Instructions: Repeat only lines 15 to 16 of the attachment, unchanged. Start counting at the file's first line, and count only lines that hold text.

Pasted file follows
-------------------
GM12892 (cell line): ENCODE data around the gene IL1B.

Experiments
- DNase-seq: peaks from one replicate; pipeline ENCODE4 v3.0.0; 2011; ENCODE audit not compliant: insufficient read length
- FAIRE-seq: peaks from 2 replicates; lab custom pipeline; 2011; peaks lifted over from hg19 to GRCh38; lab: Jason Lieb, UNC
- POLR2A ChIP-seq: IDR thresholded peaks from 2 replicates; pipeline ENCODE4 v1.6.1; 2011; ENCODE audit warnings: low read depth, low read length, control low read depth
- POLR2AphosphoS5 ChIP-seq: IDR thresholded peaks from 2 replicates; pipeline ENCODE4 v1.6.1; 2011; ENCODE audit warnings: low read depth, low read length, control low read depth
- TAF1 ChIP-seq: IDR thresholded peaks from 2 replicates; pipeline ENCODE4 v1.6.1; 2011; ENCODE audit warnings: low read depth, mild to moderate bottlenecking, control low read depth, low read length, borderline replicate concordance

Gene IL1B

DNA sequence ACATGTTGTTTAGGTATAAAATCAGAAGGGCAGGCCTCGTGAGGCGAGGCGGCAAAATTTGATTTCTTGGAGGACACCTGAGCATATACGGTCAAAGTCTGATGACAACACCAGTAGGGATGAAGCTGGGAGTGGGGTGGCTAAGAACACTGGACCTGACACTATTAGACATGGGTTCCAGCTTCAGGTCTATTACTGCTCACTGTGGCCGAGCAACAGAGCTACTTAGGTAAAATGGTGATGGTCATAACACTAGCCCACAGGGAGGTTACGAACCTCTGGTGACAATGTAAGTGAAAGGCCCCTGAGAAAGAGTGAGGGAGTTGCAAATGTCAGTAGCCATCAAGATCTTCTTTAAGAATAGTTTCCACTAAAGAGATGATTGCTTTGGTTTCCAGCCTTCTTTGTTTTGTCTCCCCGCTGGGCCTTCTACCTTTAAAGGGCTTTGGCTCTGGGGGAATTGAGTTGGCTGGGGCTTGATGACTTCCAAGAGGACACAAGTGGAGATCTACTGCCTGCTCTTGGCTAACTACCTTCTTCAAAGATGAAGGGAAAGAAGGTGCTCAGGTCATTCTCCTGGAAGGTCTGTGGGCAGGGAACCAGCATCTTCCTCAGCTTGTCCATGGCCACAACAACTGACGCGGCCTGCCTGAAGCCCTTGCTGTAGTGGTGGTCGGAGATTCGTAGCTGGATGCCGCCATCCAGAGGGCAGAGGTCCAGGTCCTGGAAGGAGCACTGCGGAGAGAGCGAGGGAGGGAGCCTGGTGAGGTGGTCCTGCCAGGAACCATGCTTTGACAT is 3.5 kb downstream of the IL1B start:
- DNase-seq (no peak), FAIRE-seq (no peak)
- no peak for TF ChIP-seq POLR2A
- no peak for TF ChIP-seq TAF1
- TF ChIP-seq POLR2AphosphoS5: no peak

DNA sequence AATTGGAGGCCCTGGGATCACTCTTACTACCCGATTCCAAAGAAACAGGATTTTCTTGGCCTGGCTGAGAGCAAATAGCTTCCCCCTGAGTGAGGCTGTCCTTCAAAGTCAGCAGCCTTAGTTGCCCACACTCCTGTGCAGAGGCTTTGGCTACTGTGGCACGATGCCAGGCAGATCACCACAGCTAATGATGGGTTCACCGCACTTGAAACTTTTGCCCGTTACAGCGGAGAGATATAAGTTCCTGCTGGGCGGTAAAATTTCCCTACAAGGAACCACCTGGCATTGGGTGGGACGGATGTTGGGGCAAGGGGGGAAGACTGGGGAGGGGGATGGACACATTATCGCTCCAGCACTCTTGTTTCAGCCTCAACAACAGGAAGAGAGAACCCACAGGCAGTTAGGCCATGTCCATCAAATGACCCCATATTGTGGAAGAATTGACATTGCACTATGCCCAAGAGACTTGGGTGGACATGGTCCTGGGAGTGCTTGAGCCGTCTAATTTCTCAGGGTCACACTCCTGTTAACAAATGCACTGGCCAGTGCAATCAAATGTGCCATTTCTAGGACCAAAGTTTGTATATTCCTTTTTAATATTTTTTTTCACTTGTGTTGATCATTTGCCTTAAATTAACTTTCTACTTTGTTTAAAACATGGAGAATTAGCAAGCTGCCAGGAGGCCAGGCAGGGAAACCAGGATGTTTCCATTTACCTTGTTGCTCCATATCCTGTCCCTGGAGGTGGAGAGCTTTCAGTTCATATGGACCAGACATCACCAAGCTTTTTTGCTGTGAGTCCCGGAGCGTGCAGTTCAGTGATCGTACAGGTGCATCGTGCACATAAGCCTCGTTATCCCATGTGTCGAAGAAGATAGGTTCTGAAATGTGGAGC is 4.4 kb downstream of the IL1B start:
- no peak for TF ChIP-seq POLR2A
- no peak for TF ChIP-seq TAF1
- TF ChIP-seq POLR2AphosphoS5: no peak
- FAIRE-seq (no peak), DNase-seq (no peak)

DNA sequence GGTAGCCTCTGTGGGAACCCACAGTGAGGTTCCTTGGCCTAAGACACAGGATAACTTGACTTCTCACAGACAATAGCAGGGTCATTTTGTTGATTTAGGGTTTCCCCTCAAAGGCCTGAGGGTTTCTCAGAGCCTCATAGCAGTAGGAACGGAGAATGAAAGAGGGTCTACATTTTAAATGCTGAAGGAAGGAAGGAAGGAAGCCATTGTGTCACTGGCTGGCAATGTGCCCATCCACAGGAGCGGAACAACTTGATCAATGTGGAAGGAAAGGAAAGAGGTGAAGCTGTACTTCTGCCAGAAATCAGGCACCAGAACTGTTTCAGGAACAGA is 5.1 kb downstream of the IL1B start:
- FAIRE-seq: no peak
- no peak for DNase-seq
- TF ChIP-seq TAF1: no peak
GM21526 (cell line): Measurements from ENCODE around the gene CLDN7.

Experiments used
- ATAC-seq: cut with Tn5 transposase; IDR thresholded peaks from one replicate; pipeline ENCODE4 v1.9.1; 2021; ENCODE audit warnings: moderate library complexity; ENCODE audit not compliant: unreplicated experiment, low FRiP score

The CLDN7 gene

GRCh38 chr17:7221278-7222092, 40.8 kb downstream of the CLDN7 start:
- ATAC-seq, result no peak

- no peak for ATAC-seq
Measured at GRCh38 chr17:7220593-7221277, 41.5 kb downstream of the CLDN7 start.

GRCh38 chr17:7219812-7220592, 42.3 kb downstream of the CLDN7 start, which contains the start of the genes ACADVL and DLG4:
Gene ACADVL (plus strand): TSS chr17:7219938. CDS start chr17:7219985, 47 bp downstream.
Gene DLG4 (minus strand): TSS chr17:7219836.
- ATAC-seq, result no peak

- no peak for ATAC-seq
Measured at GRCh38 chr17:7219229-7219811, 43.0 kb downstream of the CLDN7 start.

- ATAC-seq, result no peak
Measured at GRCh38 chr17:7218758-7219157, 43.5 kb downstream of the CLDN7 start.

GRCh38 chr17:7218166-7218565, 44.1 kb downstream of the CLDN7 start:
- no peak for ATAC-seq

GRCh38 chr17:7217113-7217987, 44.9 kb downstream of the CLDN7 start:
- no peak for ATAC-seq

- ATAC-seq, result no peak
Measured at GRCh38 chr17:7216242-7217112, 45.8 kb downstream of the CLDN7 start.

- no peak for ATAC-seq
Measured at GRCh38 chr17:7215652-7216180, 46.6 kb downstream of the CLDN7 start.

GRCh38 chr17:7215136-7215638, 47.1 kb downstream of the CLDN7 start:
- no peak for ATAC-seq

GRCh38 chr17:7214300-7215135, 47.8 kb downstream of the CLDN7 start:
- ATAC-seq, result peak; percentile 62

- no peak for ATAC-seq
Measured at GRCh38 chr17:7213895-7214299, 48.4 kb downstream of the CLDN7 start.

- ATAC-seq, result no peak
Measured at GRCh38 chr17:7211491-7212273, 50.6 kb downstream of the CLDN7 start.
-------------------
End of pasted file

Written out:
- no peak for TF ChIP-seq POLR2A
- no peak for TF ChIP-seq TAF1